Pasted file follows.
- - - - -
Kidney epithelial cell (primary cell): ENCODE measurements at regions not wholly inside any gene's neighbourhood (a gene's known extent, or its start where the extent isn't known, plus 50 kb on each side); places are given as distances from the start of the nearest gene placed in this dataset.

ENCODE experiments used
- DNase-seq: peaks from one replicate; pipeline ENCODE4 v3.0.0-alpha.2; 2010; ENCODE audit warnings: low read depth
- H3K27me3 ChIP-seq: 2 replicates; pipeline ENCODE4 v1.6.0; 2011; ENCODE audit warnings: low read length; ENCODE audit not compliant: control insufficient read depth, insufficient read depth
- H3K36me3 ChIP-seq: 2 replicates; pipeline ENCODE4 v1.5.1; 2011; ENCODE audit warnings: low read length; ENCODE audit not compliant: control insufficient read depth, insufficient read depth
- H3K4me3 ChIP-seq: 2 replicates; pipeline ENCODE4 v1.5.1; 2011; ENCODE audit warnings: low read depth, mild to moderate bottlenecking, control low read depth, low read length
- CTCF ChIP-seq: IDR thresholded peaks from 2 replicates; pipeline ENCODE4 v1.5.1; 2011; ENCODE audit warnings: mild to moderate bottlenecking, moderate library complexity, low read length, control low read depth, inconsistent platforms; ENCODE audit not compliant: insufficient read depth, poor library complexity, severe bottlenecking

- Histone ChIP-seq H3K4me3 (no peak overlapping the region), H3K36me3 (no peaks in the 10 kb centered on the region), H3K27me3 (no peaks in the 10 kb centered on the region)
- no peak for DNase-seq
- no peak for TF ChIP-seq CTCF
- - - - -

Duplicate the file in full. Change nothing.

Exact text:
Kidney epithelial cell (primary cell): ENCODE measurements at regions not wholly inside any gene's neighbourhood (a gene's known extent, or its start where the extent isn't known, plus 50 kb on each side); places are given as distances from the start of the nearest gene placed in this dataset.

ENCODE experiments used
- DNase-seq: peaks from one replicate; pipeline ENCODE4 v3.0.0-alpha.2; 2010; ENCODE audit warnings: low read depth
- H3K27me3 ChIP-seq: 2 replicates; pipeline ENCODE4 v1.6.0; 2011; ENCODE audit warnings: low read length; ENCODE audit not compliant: control insufficient read depth, insufficient read depth
- H3K36me3 ChIP-seq: 2 replicates; pipeline ENCODE4 v1.5.1; 2011; ENCODE audit warnings: low read length; ENCODE audit not compliant: control insufficient read depth, insufficient read depth
- H3K4me3 ChIP-seq: 2 replicates; pipeline ENCODE4 v1.5.1; 2011; ENCODE audit warnings: low read depth, mild to moderate bottlenecking, control low read depth, low read length
- CTCF ChIP-seq: IDR thresholded peaks from 2 replicates; pipeline ENCODE4 v1.5.1; 2011; ENCODE audit warnings: mild to moderate bottlenecking, moderate library complexity, low read length, control low read depth, inconsistent platforms; ENCODE audit not compliant: insufficient read depth, poor library complexity, severe bottlenecking

- Histone ChIP-seq H3K4me3 (no peak overlapping the region), H3K36me3 (no peaks in the 10 kb centered on the region), H3K27me3 (no peaks in the 10 kb centered on the region)
- no peak for DNase-seq
- no peak for TF ChIP-seq CTCF